Proactive Solution

Skin Care Articles

Guthy Renker Corporation

What Cosmetics Businesses Are Not Informing the Customer About Hypoallergenic Beauty Products

The term hypoallergenic is a saying that probably most of us have heard before. It is used in advertisements and placed on product labels of shampoos, moisturizers, make-up, and even jewelry. A product that causes less or no allergic reactions is what most people think the meaning of hypoallergenic is. But is this really what it means?

Skin care product advertisers initially used the word in the sixties. The expression comes from the Greek prefix hypo, which means below or less. Less allergies is the actual translation of the word. Since it's inception the saying has been widely adopted and used by marketers and companies to sell products that claim to be softer on the skin than other products similar to it. But is this really true?

In 1974, the FDA attempted again to control products that claimed to be hypoallergenic. They said that a product could be deemed as hypoallergenic only if experiments were conducted on human subjects and it proved to be an obvious lower reaction to allergens than products not making the claim. The FDA then stated the cosmetics producers had to do these tests on their own and (most importantly) at their own cost. This as usual caused big upsets and manufacturers instantly began suits against the choice, claiming that the studies would pose an undue economic burden on them. The two most prolific challengers of this effort at standardization were Clinique and Almay, two manufacturers of hypoallergenic products.

By definition the cosmetics said to be hypoallergenic are forced to produce less allergic reactions to the product than cosmetics that are not hypoallergenic. People with sensitive skin, in addition to those with regular skin, may think that these products will be more gentle to their skin than non-hypoallergenic products. There are no Federal standards or terms that regulate the use of the saying hypoallergenic. A cosmetics producer can make the term mean whatever they want it to. Makers of goods proclaimed hypoallergenic are not required to report substantiation of their hypoallergenic properties to FDA. The saying hypoallergenic may have considerable market value in promoting cosmetic products to consumers on a retail basis, but physicians say it has very little meaning.

The Food and Drug Administration attempted again to standardize the use of the saying on June 6, 1975 by still requiring cosmetics producers to do scientific studies but the procedures for the studies were changed to lower the expense to the companies. Manufacturers who obviously didn't want any standards on the products they manufactured did not agree with this either. Cosmetic companies opposed the FDA choice in the U.S. Court of Appeals, which ruled that the standard was invalid. The court stated the definition of hypoallergenic the FDA gave was unfair because of such little proof that customers perceived the word the same as it is described by the organization. The final result? Manufacturers can continue to advertise and label their products hypoallergenic without any kind of guidelines or laws set forth by the government. Consumers have no assurance that a product that says hypoallergenic is any less reactive than other products. Supposedly, a business could produce a product that is hypoallergenic that is full of poisons and allergy causing agents.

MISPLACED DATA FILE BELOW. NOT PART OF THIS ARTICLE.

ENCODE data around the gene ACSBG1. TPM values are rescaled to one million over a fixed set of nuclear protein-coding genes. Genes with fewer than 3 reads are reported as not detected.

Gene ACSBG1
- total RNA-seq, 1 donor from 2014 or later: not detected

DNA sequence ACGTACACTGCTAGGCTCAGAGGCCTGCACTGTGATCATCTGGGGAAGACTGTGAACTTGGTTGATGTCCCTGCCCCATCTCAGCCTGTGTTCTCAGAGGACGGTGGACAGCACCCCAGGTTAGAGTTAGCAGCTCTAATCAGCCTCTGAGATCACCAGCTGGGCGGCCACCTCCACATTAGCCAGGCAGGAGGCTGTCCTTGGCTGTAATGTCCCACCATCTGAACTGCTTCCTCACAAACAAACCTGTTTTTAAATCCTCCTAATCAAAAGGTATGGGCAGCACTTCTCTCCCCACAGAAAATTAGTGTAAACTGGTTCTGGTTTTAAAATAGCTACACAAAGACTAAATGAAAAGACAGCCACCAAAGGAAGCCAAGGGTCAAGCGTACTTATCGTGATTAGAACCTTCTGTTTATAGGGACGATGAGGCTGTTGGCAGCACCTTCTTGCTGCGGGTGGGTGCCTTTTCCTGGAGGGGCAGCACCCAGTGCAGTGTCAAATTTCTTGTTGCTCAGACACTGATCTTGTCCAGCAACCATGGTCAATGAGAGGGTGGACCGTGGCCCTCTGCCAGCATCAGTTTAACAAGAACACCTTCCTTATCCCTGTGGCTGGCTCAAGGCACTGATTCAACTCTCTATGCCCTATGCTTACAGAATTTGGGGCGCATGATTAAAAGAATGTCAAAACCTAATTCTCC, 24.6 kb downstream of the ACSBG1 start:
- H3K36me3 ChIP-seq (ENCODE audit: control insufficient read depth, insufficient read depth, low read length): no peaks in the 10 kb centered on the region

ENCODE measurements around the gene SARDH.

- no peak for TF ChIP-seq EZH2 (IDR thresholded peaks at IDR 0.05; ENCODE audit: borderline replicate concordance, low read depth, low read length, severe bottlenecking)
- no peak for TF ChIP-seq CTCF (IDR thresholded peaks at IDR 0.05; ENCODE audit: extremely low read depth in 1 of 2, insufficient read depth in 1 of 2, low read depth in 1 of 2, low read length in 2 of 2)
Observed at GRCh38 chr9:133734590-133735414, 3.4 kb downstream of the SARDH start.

Requiring a list of ingredients the product has in it on the box seems to be the only victory the FDA had against the cosmetics companies. As customers, we must be aware of ingredients in the products we use because apparently the companies who make them aren't extremely concerned about our good health over their profit margins. There is no doubt that some products that exist that claim to be hypoallergenic really are, but if you are a wise consumer and concerned for you and your family's health, you will do the research on your own and not rely on unfounded companies claims .

Guthy Renker Corporation

More Skin Care Articles:

Info Businesses Dont Tell People About Hypoallergenic Products
What Cosmetics Businesses Are Not Informing the Customer About Hypoallergenic Beauty Products
What Cosmetics Giants Are Not Informing the Customer About Hypo-Allergenic Skin Care Products
What Businesses Forget to Tell You About Hypoallergenic Beauty Products
Info Cosmetics Producers Do Not Tell the Consumer About Hypoallergenic Products
What Cosmetics Producers Are Not Informing the Customer About Hypoallergenic Beauty Products
What Cosmetics Businesses Do Not Inform You About Hypo-Allergenic Health Care Products
What Manufacturers Are Forgetting to Tell the Consumer About Hypoallergenic Products
What Businesses Do Not Inform the Consumer About Hypoallergenic Beauty Products
What Cosmetics Producers Are Not Telling the Consumer About Hypo-allergenic Skin Care Products
What Manufacturers Do Not Tell You About Hypoallergenic Beauty Products


Proactive Solution  |  Proactive Acne Treatment   |  Proactive Acne Solution   |  Acne Medicine   |  Winsor Pilates   |  Core Secrets